The single and the simplest entity is called a “unit.” The unit in biology is called a biological unit. The cell is a biological unit, the organ is a biological unit and people are biological units. The cells, organs and systems are connected to each other by common environments, cementing substances, networks of vessels, nerves and ligaments.
Biological units may be solid, like the liver, hollow like the stomach or tubular like the gastrointestinal tract. All biological units perform three basic functions: they receive, process, and export. When biological units are working well and are in order we are healthy. When biological units do not work well we are in disorder and are unhealthy or sick. When we are sick enough to feel discomfort we seek medical care, and the basis of medical care is diagnosis and treatment.
There are therefore 5 basic, tenets – a pentad of principles that are founding foundation principles in medicine – structure, function, disease, diagnosis and treatment.
This book, the Common Vein, will embark on a journey with you. While “common” refers to the common tenets that govern biology and medicine, “vein” refers to those links that connect and keep units together and viable and enable the connectivity required to build bigger units.
Data, information, knowledge, and wisdom.
It may be helpful to envision the concept of “units to unity” through an analogy in which the vast array of medical terms, definitions, and labels can be thought of as a random arrangement of words on the floor of a medical library. Merely possessing this disordered array of terms will not in itself neither lead to knowledge of medicine nor any proficiency in the field. Rather knowledge must be constructed through the systematic organization of these words. This may be accomplished by first recognizing that all the words on the floor of the library may be categorized into the five basic principles that govern medical knowledge as outlined above: structure, function, disease, diagnosis, and treatment. Given this framework, one may begin to create order from chaos. With the basic components of medical knowledge sorted in this way, one may begin to understand the body, cell by cell and organ by organ, gradually progressing from simple to increasingly complex. This means that the cell has structure and function, can become diseased, and there are elements in medicine that allow diagnosis and treatment of cellular disease. Similarly, the organs and systems and even the systems at large, like society itself, are founded in the conceptual principles outlined.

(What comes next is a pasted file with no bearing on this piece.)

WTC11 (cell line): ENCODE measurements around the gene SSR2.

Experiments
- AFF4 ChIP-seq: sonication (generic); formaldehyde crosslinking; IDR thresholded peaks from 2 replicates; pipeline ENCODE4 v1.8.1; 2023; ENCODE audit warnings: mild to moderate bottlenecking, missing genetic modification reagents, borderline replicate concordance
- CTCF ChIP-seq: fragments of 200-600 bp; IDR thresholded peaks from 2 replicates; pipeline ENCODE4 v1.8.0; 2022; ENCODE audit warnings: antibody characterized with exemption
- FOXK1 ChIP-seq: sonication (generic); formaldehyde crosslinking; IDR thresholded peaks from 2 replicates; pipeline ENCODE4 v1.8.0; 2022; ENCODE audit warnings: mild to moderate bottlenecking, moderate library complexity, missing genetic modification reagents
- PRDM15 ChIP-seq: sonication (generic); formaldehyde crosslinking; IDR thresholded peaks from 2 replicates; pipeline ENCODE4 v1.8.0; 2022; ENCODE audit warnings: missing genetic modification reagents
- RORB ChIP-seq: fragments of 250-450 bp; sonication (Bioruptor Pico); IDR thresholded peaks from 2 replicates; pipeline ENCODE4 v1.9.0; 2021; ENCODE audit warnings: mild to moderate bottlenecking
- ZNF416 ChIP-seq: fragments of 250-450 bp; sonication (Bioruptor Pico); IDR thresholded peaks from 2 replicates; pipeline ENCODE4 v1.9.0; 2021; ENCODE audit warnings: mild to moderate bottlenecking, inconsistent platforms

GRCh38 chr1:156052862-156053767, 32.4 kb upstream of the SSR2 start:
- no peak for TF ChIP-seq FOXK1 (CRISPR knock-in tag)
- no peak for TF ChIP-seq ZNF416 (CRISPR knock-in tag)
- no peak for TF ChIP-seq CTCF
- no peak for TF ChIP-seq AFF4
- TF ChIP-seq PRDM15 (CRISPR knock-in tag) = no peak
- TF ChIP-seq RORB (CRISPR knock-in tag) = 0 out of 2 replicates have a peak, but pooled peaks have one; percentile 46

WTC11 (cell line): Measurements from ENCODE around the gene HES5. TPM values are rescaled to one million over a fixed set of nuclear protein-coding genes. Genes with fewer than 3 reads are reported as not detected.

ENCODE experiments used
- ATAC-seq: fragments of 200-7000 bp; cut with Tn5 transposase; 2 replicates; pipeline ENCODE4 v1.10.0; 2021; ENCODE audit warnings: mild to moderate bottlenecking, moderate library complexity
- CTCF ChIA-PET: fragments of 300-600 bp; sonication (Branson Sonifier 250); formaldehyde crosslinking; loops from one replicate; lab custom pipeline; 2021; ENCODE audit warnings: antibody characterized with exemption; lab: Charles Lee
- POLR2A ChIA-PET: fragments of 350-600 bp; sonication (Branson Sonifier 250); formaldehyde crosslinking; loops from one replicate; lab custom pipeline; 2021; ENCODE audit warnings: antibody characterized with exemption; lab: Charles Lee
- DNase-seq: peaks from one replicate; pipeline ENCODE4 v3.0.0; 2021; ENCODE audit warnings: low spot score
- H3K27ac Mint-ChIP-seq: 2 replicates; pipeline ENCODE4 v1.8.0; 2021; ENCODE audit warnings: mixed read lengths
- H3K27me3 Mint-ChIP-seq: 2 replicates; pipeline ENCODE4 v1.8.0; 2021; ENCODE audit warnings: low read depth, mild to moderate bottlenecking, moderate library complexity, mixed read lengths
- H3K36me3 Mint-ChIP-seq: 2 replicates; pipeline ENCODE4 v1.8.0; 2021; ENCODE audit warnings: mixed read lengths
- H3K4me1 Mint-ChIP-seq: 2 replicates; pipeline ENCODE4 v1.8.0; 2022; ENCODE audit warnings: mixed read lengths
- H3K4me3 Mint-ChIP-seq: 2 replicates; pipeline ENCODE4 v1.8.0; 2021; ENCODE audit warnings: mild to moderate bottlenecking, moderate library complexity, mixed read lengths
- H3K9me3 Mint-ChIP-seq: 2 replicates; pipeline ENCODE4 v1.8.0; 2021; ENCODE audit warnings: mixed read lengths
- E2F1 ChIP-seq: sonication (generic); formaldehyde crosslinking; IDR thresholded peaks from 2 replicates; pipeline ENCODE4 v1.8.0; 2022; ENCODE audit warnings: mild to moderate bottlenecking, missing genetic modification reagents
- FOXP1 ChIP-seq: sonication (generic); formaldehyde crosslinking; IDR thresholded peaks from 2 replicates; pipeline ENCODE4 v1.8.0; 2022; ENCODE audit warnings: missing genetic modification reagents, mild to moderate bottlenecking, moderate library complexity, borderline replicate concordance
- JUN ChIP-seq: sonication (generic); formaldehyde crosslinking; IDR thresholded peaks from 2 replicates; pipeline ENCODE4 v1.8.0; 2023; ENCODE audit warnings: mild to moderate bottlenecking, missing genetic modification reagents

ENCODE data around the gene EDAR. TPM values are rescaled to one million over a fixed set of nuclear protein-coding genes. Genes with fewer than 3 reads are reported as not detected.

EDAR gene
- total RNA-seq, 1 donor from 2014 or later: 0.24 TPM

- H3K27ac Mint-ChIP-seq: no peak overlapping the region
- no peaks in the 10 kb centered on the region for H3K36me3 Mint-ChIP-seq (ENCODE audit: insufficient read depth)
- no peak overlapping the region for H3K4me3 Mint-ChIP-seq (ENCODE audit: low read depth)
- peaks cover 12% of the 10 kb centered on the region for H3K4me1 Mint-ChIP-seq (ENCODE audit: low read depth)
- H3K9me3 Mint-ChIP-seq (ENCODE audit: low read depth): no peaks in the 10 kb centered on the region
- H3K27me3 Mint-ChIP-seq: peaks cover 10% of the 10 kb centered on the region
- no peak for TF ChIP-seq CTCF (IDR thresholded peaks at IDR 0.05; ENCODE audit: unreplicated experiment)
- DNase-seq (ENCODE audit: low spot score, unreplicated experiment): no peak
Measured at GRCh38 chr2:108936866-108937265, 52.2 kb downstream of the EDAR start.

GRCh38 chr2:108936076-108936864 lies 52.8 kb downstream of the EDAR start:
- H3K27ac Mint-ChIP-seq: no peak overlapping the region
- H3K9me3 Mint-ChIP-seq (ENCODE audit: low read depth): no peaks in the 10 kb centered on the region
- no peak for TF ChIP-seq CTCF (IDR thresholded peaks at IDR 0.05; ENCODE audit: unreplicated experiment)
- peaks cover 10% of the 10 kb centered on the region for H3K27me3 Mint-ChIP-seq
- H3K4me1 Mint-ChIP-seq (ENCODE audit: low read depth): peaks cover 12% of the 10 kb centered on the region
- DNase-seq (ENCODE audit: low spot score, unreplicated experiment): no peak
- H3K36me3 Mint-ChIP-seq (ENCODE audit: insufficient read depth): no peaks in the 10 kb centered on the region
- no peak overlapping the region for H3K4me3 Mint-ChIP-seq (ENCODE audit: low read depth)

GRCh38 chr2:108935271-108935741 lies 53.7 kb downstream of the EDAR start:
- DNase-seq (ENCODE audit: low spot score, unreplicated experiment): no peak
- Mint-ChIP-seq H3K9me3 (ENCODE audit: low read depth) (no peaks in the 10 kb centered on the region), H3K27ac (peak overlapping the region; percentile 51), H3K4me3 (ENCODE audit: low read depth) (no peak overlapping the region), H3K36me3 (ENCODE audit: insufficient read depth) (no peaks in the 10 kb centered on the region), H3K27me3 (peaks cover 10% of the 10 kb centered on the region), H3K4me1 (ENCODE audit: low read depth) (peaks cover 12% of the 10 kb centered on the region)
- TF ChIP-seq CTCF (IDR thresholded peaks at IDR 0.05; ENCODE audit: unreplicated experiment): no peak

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The basis of medicine
|The 5 piece ikon is grounded by the two limbs of the basic sciences in the form of structure and function, while the body is the world of abnormal structure and function of pathology and disease. The upper limbs of our medicine person represent a diagnostic limb and a therapeutic limb. (Image courtesy of Ashley Davidoff M.D.)10354b03
As you progress through the years of lectures and study, you will be provided with data and information through books, journals and lectures. It is only going to be through personal effort, thought, organization, connections, and application, that you will effectively progress from information to knowledge and then hopefully to wisdom.
The Common Vein is a medical educational tool that seeks to guide its readers toward such a functional, deeply rooted knowledge through the reliance upon basic principles. The following is an example of how the approach to learning outlined herein may accomplish just that.
The teachers propose that “heart” is an important word for this first year student. Within that word there is a lifetime of study. Yet, as the professors point out to this student, the learning process must evolve from the word to the definition, to the paragraph, to the book, and then to the vast amount of data and information reported in medical journals. The progression from the basics to larger, more elaborate concepts is gradual and at this stage the first year student does not have the ability or the need to explore the sum of all knowledge related to the word “heart”. Rather, he may move from the word to its definition, which will contain the elements of structure, function, disease, diagnosis and treatment, as outlined above. Such a definition might look like this: “The heart is a fist sized, four chambered structure that lies within the chest. It functions as the pump of the cardiovascular system. Coronary artery disease and myocardial infarction are common diseases of the heart and are major contributors to morbidity and mortality in the population. Common cardiac diagnostic tests include electrocardiography, echocardiography and cardiac catheterization. Both medical and surgical therapies are utilized in the treatment of cardiac ailments.”